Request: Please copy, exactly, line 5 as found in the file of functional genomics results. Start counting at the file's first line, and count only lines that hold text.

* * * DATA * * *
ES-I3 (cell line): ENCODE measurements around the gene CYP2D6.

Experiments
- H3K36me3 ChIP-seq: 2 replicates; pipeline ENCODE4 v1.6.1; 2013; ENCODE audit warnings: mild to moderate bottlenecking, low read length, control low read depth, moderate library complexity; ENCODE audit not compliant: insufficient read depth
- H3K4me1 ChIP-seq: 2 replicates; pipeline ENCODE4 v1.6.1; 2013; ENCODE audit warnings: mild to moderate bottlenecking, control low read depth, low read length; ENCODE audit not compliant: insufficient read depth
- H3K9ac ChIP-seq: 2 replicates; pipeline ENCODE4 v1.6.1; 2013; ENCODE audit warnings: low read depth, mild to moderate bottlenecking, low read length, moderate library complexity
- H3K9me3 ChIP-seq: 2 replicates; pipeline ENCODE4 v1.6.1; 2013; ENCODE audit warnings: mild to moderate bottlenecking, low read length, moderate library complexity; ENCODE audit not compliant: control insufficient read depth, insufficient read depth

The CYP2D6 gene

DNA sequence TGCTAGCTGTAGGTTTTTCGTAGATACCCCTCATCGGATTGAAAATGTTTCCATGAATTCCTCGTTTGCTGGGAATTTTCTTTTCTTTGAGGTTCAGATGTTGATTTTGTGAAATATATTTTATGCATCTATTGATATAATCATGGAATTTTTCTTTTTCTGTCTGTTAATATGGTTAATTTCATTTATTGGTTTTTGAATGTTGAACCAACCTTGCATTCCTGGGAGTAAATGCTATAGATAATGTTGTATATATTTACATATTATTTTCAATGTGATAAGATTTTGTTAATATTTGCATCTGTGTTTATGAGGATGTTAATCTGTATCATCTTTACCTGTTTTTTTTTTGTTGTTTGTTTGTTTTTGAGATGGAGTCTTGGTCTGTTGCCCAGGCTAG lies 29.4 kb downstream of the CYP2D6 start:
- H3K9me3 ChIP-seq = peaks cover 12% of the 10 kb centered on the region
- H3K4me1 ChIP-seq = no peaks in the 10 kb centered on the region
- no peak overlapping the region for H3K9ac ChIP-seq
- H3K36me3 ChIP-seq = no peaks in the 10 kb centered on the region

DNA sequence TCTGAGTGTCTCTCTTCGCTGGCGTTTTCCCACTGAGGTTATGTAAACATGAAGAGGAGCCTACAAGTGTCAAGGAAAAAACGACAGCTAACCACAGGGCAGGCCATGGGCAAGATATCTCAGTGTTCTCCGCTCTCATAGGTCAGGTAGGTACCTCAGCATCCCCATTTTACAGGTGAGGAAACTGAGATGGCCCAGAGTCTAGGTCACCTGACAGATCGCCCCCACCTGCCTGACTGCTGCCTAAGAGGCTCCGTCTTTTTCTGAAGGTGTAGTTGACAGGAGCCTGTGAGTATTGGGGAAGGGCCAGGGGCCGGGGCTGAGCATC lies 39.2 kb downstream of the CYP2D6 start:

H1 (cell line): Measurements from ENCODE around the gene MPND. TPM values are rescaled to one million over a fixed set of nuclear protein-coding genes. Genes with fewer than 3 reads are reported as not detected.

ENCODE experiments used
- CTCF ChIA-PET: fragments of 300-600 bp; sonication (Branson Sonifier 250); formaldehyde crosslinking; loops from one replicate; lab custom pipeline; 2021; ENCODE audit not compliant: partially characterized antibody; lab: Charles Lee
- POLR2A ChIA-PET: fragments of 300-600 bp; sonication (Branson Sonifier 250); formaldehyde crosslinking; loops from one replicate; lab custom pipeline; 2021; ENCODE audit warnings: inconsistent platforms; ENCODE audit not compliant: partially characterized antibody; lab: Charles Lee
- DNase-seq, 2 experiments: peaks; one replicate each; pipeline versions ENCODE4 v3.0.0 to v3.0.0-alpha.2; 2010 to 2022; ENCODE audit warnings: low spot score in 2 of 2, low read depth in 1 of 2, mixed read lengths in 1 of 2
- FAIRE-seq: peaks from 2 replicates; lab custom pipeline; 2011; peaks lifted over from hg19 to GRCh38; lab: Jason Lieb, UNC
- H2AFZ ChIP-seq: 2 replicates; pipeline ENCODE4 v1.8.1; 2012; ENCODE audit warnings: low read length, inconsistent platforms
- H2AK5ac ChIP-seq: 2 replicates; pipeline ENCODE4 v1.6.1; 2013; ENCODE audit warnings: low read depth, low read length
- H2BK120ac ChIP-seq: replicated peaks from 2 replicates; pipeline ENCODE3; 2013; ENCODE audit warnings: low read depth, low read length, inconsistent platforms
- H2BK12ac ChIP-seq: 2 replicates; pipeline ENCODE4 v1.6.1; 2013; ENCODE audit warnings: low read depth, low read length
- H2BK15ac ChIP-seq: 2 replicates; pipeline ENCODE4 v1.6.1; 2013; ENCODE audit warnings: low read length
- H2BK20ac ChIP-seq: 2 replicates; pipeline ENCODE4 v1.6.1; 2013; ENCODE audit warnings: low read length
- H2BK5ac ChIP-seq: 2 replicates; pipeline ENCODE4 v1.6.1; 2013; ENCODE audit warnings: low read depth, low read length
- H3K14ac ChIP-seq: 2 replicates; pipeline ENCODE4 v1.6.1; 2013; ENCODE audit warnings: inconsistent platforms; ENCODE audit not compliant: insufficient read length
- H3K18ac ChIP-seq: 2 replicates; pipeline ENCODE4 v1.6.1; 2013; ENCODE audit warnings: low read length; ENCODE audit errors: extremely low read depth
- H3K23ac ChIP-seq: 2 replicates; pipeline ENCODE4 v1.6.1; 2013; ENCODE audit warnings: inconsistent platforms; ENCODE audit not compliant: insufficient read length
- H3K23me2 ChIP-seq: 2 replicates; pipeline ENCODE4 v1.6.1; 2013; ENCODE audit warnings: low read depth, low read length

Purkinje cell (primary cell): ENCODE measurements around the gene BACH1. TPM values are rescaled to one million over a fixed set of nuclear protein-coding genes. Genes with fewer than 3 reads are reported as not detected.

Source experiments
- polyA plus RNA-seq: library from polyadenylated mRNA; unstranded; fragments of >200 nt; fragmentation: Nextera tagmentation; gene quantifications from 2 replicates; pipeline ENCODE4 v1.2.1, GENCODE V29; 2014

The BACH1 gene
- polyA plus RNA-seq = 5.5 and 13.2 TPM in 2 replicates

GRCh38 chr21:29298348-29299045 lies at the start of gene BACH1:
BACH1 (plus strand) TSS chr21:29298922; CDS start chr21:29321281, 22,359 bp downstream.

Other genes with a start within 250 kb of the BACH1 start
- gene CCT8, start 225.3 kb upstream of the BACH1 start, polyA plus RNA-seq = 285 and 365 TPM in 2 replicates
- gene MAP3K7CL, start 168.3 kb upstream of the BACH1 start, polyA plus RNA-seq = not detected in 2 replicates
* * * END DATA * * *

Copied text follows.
- H3K9ac ChIP-seq: 2 replicates; pipeline ENCODE4 v1.6.1; 2013; ENCODE audit warnings: low read depth, mild to moderate bottlenecking, low read length, moderate library complexity